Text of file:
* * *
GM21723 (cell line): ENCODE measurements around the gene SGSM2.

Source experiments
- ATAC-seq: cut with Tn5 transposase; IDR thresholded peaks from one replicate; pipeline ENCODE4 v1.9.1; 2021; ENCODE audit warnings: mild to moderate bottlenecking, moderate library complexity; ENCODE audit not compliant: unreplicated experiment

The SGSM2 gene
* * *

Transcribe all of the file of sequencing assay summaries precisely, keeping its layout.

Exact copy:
GM21723 (cell line): ENCODE measurements around the gene SGSM2.

Source experiments
- ATAC-seq: cut with Tn5 transposase; IDR thresholded peaks from one replicate; pipeline ENCODE4 v1.9.1; 2021; ENCODE audit warnings: mild to moderate bottlenecking, moderate library complexity; ENCODE audit not compliant: unreplicated experiment

The SGSM2 gene